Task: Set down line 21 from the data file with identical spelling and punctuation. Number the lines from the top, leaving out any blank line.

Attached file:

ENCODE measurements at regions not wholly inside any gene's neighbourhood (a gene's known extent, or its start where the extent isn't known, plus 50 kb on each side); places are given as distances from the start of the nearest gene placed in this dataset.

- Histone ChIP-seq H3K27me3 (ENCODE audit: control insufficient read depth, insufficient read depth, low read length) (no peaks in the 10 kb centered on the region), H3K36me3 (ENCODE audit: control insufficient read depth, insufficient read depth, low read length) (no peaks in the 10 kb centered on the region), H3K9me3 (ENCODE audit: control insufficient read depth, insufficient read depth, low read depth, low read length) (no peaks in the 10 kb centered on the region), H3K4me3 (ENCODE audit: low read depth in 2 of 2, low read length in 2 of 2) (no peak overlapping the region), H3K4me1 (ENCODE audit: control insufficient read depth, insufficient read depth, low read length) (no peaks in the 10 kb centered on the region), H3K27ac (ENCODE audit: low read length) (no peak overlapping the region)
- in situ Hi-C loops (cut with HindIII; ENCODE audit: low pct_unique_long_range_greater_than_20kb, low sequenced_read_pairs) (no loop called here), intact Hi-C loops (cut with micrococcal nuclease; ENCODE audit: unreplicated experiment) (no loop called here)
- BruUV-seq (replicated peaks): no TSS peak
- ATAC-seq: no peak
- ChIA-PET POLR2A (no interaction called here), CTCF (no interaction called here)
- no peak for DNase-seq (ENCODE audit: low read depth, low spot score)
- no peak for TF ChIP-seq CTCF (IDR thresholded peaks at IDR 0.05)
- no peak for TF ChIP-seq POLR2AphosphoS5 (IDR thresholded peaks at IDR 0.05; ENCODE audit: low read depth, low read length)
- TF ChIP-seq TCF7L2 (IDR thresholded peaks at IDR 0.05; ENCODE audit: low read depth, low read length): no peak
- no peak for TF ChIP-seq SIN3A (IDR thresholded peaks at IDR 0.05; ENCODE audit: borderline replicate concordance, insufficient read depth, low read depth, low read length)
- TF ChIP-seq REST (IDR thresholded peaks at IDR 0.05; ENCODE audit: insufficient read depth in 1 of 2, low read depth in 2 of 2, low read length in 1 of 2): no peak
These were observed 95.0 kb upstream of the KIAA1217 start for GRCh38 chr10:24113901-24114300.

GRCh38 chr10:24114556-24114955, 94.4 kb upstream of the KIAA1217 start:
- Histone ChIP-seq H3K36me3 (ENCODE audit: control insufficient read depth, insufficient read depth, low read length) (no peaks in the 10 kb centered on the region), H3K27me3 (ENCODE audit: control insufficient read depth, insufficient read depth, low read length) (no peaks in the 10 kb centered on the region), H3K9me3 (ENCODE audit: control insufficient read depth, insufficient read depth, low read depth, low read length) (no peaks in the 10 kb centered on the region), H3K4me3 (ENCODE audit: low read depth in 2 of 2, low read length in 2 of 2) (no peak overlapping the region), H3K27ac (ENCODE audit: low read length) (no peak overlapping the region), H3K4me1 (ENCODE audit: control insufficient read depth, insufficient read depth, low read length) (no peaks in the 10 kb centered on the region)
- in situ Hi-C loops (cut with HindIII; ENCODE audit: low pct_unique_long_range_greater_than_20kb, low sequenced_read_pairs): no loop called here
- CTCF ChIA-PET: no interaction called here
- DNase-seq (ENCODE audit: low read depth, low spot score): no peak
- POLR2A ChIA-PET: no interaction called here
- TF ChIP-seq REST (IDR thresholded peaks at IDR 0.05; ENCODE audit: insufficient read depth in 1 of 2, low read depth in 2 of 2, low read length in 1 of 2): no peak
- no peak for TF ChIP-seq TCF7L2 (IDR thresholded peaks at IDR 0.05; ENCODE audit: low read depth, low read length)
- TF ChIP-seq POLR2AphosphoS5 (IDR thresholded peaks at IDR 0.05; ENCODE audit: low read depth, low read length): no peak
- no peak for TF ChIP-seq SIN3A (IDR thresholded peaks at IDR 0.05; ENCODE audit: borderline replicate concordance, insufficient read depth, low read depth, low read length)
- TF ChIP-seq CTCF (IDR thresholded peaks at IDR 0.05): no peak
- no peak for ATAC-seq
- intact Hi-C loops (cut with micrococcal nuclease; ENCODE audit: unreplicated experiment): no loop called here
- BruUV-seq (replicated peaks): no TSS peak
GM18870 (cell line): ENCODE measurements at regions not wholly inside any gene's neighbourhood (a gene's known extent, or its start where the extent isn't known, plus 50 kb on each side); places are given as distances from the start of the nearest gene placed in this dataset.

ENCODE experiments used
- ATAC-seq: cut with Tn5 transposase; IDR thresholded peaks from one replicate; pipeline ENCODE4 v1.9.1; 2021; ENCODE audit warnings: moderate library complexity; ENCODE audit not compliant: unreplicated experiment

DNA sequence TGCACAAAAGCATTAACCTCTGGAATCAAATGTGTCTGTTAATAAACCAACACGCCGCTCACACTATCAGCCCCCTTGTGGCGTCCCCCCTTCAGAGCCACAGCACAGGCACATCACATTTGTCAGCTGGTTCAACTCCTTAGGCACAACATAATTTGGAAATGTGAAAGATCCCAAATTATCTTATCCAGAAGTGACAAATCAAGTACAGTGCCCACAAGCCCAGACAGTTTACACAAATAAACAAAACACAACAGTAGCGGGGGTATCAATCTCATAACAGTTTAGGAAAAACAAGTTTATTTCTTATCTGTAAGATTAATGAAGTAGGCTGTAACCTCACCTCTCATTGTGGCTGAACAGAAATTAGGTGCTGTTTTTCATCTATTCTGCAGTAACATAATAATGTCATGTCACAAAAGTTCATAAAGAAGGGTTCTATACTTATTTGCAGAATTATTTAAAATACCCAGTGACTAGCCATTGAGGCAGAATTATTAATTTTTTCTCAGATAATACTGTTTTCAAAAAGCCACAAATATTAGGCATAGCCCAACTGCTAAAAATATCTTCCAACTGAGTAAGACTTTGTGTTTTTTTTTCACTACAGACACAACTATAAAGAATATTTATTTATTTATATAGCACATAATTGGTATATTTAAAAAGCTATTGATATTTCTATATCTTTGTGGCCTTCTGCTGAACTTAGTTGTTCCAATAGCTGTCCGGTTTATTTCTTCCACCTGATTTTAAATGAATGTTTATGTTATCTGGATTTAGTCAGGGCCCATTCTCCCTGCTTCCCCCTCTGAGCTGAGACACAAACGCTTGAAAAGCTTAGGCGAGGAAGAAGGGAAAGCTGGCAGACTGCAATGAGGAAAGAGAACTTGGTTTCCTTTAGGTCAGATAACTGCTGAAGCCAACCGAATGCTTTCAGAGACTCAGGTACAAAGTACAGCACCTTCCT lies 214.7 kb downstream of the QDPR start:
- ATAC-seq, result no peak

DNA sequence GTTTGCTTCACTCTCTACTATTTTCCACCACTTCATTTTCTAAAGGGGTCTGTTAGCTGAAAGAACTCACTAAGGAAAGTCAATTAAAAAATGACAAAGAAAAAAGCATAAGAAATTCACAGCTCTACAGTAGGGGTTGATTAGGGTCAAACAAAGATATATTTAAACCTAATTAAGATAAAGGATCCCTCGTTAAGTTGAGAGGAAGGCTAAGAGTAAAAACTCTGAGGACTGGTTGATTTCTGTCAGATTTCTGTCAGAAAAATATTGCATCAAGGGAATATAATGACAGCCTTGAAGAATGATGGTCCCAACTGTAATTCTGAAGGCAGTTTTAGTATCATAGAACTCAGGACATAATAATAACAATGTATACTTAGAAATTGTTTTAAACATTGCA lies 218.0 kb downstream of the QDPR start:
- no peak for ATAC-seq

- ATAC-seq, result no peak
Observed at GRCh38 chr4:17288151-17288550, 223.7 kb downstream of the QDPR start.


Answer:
- no peak for TF ChIP-seq TCF7L2 (IDR thresholded peaks at IDR 0.05; ENCODE audit: low read depth, low read length)